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Wake Housing Trial Finally Gets Started

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RALEIGH, N.C. — People who used to live in a Raleigh public housing complex finally will have their day in court, 11 years after they were exposed to deadly fumes.

People who lived in Walnut Terrace say it was a human gas chamber during the early 90s. Leaking pipes in a boiler room sent carbon monoxide fumes into Lorraine Hinton's apartment, killing Hinton and her son in 1992.

Orries Foster remembers the panic after the death of her neighbors.

"You were living in Hell with no way out," Foster said.

Foster lived at Walnut Terrace with her daughter, who was 11 at the time, and her son, who was 9. She said exposure to carbon monoxide caused asthma, allergies, memory loss and other problems.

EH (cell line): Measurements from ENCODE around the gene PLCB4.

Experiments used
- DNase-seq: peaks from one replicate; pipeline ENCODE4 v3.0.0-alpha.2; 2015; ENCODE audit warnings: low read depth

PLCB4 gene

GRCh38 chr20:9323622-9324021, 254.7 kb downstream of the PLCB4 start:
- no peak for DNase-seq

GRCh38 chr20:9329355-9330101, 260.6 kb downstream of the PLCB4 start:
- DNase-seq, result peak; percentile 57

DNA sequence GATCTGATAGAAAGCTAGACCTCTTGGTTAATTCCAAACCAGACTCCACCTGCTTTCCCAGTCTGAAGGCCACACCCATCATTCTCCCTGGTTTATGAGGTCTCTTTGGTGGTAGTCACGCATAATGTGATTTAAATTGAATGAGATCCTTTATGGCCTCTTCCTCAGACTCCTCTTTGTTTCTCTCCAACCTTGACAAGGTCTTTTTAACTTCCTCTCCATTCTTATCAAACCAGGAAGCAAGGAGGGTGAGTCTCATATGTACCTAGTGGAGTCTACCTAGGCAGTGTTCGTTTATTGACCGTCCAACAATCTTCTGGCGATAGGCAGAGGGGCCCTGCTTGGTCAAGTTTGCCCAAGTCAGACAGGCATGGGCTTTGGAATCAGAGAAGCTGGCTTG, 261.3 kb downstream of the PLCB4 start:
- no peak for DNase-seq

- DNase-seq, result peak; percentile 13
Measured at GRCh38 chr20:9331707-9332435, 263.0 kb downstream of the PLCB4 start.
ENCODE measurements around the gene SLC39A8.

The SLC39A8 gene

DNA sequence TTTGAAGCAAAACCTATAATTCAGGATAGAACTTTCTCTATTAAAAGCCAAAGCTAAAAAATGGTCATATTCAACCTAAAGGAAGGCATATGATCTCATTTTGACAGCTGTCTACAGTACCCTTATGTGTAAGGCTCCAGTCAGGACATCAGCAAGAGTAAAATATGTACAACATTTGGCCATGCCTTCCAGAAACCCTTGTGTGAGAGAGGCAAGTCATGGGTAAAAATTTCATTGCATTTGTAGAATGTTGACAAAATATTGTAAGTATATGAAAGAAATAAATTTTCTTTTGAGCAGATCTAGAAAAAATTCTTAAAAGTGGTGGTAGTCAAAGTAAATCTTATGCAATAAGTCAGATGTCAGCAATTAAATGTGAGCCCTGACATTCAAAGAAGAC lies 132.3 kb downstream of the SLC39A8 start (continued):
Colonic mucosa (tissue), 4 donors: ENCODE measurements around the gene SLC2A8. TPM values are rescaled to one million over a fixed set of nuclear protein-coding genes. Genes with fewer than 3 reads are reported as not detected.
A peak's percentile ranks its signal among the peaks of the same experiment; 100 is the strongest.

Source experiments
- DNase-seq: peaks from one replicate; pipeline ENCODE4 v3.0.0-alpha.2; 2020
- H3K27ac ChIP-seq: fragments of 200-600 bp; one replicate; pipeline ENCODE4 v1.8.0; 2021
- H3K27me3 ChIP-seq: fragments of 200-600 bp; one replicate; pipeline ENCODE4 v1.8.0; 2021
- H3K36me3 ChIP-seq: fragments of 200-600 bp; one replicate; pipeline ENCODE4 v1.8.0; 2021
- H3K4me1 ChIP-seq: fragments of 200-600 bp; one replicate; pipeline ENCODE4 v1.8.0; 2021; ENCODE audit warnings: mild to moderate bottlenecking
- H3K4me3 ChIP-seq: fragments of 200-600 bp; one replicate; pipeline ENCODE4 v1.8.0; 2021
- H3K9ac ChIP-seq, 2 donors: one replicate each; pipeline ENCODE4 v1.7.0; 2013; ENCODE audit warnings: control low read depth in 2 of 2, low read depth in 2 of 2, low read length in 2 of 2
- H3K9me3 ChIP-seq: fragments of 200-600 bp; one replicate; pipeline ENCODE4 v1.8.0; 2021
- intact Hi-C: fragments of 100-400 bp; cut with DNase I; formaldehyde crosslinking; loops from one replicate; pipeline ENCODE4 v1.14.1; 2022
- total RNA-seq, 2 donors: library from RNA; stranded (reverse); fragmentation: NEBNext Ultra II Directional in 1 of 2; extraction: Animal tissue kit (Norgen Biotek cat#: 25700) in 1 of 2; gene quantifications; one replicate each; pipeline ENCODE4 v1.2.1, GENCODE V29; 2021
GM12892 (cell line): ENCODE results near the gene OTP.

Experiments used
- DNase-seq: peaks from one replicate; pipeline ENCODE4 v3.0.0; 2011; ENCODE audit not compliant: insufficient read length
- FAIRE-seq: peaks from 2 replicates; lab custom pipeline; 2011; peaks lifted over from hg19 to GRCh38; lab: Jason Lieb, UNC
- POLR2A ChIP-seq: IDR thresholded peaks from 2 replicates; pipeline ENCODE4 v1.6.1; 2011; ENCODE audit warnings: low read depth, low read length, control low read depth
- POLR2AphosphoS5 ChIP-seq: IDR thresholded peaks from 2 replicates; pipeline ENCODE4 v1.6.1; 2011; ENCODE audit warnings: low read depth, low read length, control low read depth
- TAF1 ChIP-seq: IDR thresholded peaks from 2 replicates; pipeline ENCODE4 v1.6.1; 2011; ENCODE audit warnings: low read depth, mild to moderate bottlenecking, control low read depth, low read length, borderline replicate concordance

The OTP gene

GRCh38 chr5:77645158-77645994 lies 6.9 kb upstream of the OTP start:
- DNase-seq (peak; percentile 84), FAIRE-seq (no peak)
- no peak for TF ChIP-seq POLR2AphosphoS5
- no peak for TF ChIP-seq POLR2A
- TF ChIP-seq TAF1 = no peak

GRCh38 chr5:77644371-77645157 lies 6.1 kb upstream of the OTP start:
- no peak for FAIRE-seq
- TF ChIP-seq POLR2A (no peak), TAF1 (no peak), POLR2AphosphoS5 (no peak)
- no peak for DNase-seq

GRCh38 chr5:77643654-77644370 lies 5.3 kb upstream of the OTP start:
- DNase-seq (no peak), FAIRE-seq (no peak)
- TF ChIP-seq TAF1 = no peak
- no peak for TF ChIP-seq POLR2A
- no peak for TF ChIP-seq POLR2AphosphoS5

She said the heaviest toll was emotional. Her daughter, now a college student, still has nightmares.

"She sleeps by a fan," Orries Foster said. "She thinks the fan will keep her safe, and she won't die in her sleep. She wakes up and thinks everyone is dead but her."

Foster and her children are among 25 former residents whose lawsuit against the Raleigh Housing Authority goes to trial this week.

Years ago, the Wake Housing Authority settled with Hinton's family for nearly $1 million. But lawyers for the Housing Authority say Foster and her neighbors can't prove they were harmed.

"I don't think these plaintiffs in this case have evidence of injury from carbon monoxide," said Housing Authority attorney Dan Hartzog.

Responded Orries Foster: "We will be damaged for the rest of our lives -- the rest of our lives.

"How do you correct that injustice?" she said.

Attorneys for the former residents have hinted that jurors could begin to correct the past with a multi-million dollar verdict against the Housing Authority.

With the jury seated Thursday in the case, opening arguments are slated for Friday morning.

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